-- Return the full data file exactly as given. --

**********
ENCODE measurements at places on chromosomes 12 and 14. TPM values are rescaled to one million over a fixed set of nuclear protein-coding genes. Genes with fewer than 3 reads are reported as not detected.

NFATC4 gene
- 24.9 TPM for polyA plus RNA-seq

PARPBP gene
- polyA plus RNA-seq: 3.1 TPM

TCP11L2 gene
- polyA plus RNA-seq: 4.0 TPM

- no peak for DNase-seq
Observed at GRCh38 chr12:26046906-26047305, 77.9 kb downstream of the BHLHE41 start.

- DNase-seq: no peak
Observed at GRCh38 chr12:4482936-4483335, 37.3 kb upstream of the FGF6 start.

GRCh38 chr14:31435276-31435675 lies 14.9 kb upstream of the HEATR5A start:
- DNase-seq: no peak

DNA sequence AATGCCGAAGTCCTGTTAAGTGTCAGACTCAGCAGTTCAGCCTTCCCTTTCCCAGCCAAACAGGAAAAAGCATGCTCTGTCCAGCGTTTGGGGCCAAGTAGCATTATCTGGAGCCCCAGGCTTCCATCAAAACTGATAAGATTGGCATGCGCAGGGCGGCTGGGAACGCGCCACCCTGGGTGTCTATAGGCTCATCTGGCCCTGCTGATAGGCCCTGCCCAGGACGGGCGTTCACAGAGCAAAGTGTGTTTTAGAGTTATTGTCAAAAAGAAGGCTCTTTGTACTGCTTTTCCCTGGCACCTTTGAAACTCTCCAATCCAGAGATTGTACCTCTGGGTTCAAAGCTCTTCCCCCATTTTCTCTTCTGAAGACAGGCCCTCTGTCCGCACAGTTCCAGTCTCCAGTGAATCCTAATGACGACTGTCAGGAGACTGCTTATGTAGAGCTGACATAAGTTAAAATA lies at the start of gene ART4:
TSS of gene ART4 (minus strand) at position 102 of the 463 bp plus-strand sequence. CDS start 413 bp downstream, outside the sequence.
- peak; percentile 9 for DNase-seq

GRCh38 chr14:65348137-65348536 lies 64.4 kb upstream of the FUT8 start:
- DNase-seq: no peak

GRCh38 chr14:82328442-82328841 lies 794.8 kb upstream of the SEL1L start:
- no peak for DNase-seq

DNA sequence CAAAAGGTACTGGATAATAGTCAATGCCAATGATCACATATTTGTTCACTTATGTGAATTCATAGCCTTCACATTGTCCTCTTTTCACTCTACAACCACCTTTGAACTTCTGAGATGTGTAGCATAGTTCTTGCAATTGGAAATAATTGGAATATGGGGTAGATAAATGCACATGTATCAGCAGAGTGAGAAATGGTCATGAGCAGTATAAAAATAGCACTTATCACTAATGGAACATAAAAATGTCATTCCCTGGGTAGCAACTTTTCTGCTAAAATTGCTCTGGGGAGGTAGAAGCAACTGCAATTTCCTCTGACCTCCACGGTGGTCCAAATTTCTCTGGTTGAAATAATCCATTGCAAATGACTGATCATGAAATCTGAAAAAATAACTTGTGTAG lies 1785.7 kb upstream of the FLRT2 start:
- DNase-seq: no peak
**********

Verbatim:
ENCODE measurements at places on chromosomes 12 and 14. TPM values are rescaled to one million over a fixed set of nuclear protein-coding genes. Genes with fewer than 3 reads are reported as not detected.

NFATC4 gene
- 24.9 TPM for polyA plus RNA-seq

PARPBP gene
- polyA plus RNA-seq: 3.1 TPM

TCP11L2 gene
- polyA plus RNA-seq: 4.0 TPM

- no peak for DNase-seq
Observed at GRCh38 chr12:26046906-26047305, 77.9 kb downstream of the BHLHE41 start.

- DNase-seq: no peak
Observed at GRCh38 chr12:4482936-4483335, 37.3 kb upstream of the FGF6 start.

GRCh38 chr14:31435276-31435675 lies 14.9 kb upstream of the HEATR5A start:
- DNase-seq: no peak

DNA sequence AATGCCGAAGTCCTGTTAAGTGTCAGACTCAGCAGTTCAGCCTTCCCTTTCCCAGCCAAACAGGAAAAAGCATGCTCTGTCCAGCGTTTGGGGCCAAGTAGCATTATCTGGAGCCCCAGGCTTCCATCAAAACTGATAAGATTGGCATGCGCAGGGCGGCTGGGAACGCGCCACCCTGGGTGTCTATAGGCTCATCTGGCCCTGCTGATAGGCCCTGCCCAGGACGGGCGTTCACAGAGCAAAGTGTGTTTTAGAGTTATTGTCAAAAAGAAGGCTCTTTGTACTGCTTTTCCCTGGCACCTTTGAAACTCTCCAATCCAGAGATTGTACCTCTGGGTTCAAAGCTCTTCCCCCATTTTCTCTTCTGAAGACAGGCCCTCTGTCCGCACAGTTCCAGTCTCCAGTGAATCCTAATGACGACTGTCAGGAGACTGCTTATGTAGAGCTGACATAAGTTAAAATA lies at the start of gene ART4:
TSS of gene ART4 (minus strand) at position 102 of the 463 bp plus-strand sequence. CDS start 413 bp downstream, outside the sequence.
- peak; percentile 9 for DNase-seq

GRCh38 chr14:65348137-65348536 lies 64.4 kb upstream of the FUT8 start:
- DNase-seq: no peak

GRCh38 chr14:82328442-82328841 lies 794.8 kb upstream of the SEL1L start:
- no peak for DNase-seq

DNA sequence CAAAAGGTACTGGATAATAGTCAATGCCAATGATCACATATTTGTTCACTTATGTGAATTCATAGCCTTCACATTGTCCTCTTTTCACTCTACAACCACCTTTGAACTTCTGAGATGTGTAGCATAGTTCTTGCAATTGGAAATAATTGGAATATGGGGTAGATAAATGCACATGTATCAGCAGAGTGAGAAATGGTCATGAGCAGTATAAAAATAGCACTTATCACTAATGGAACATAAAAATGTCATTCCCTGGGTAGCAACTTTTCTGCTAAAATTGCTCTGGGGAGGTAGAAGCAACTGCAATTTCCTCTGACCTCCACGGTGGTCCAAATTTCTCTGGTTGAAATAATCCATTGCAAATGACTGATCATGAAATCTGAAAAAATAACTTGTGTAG lies 1785.7 kb upstream of the FLRT2 start:
- DNase-seq: no peak